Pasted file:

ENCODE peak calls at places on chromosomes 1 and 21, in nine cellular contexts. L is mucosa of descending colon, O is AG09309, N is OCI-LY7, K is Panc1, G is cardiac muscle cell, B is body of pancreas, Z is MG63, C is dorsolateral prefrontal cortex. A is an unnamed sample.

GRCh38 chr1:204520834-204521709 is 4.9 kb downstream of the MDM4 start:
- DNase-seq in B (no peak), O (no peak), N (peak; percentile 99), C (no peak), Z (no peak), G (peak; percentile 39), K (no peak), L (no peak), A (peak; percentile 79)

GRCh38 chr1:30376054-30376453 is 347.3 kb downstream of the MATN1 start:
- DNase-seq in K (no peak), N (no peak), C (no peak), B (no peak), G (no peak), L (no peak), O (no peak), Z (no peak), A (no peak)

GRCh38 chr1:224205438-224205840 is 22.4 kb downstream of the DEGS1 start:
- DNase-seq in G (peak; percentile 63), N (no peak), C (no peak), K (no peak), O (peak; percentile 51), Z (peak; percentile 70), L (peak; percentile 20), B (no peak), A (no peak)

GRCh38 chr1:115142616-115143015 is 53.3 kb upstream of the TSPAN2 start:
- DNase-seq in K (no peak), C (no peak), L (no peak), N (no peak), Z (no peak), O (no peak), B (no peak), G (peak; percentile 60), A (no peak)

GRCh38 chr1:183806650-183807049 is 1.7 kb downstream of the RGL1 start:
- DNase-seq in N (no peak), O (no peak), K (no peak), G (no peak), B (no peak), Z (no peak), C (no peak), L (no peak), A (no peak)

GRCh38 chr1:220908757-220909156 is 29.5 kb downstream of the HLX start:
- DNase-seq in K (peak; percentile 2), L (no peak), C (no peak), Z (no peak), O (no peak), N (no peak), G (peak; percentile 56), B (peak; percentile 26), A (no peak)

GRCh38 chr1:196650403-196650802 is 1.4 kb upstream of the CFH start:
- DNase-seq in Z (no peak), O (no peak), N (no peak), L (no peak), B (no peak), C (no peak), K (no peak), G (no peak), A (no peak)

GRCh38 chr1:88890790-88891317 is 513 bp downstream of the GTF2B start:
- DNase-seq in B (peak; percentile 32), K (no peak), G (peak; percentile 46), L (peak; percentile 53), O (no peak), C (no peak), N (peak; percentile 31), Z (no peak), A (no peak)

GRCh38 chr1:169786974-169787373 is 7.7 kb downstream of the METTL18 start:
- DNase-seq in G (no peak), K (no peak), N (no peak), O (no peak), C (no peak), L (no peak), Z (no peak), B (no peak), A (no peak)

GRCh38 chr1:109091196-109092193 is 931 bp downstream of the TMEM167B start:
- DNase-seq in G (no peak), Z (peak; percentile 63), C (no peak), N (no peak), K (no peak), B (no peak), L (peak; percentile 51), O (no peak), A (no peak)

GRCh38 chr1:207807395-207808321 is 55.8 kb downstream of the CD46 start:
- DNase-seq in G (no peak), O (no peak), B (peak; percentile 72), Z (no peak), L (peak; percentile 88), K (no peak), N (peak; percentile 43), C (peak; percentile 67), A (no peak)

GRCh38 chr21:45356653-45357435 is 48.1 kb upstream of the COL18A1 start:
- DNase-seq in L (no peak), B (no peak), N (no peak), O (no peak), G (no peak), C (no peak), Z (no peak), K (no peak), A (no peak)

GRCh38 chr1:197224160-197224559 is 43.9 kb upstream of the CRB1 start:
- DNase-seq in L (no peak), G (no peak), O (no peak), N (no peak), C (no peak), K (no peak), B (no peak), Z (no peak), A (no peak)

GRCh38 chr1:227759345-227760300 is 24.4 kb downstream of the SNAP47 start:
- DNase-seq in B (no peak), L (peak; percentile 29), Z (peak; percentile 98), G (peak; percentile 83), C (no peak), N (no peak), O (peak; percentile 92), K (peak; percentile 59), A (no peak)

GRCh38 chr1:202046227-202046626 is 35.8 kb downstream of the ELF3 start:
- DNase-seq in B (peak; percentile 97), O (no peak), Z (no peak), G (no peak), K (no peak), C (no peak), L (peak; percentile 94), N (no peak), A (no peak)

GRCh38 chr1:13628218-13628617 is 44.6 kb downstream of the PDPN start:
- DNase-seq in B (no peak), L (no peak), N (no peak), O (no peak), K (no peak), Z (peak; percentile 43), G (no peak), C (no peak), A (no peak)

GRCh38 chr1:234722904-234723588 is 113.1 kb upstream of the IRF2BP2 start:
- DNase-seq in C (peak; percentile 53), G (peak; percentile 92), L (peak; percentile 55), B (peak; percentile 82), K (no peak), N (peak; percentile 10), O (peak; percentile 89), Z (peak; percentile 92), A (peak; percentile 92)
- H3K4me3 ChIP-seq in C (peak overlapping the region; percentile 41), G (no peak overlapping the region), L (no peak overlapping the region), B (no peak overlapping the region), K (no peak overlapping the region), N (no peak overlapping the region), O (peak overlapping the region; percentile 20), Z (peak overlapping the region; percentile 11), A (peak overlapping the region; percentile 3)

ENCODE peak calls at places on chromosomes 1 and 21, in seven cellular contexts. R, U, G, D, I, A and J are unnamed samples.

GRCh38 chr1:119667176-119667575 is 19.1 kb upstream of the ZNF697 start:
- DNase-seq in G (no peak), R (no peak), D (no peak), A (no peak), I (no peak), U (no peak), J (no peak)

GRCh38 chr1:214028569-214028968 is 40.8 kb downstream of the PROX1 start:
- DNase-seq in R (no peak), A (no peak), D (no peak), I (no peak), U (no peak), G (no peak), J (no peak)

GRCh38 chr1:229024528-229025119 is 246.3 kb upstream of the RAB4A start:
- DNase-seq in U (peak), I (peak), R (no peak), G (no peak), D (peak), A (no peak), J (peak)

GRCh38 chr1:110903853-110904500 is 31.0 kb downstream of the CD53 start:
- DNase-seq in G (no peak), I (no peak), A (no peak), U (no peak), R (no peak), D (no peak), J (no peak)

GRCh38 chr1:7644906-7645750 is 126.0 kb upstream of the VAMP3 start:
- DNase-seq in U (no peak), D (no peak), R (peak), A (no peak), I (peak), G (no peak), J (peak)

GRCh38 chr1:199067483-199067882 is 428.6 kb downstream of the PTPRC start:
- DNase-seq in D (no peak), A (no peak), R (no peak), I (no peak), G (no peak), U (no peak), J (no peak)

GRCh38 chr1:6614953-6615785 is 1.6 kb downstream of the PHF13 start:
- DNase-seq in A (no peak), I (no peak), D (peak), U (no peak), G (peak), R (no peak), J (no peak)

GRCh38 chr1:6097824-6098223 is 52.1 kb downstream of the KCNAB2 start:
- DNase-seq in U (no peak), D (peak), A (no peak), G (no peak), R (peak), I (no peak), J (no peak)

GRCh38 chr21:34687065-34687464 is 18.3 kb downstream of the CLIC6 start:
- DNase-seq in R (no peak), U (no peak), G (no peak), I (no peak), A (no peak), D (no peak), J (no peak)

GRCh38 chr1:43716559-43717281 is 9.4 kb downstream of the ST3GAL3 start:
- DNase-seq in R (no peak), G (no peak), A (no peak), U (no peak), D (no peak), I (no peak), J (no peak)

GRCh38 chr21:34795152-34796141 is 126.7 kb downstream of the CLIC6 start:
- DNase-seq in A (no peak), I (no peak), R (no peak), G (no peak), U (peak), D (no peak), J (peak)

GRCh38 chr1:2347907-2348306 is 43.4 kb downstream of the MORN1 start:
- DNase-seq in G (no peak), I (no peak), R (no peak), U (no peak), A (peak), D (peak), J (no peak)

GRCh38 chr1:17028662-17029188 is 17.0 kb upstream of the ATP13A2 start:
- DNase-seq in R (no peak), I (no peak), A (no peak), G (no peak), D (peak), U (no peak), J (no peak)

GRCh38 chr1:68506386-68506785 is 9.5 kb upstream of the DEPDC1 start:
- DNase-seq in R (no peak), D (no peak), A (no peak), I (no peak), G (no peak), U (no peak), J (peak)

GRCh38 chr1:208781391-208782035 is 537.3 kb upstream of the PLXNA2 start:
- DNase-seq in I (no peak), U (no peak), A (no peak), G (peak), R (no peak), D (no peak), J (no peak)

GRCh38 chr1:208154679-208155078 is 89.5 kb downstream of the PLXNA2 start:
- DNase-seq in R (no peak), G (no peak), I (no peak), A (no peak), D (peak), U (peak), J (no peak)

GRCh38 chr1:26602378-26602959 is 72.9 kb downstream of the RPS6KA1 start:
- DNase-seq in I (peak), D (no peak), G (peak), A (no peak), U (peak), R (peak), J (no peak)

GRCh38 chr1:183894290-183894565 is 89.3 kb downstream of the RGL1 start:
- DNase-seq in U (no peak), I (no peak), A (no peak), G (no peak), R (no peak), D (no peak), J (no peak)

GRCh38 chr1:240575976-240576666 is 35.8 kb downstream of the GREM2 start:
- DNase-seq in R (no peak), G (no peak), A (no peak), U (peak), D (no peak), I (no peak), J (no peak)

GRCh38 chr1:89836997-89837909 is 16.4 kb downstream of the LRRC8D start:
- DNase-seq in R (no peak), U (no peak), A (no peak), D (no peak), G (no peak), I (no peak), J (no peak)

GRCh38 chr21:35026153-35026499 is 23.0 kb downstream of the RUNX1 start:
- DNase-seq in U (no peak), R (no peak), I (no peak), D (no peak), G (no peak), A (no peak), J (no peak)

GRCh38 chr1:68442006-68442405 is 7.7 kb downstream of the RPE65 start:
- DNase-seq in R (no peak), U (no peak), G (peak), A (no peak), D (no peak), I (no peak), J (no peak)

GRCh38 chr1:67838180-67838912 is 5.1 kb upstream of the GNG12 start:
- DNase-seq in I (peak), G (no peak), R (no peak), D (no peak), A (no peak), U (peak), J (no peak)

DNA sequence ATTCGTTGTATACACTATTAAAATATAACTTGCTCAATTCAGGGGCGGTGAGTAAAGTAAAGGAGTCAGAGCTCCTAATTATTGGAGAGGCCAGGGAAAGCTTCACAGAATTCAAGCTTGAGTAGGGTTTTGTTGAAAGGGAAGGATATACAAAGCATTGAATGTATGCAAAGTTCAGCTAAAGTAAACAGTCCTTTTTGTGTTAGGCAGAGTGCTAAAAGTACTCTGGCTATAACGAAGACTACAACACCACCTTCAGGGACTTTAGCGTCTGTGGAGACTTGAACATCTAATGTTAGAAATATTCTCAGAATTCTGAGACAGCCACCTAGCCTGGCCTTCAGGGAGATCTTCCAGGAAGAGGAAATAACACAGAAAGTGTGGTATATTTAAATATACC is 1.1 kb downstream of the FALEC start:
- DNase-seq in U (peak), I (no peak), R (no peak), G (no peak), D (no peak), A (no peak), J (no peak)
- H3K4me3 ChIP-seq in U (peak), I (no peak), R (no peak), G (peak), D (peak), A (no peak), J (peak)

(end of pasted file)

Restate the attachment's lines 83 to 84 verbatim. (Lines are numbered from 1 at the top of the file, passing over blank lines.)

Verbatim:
- DNase-seq in I (peak), G (no peak), R (no peak), D (no peak), A (no peak), U (peak), J (no peak)

DNA sequence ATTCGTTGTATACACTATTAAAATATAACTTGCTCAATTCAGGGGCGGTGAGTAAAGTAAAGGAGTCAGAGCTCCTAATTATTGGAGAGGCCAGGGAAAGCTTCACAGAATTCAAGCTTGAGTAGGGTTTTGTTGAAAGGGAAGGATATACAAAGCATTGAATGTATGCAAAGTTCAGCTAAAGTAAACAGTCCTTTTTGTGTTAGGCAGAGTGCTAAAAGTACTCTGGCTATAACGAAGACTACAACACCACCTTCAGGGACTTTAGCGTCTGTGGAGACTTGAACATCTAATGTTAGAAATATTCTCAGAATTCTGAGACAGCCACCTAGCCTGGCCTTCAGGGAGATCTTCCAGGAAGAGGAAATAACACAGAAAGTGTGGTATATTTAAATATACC is 1.1 kb downstream of the FALEC start: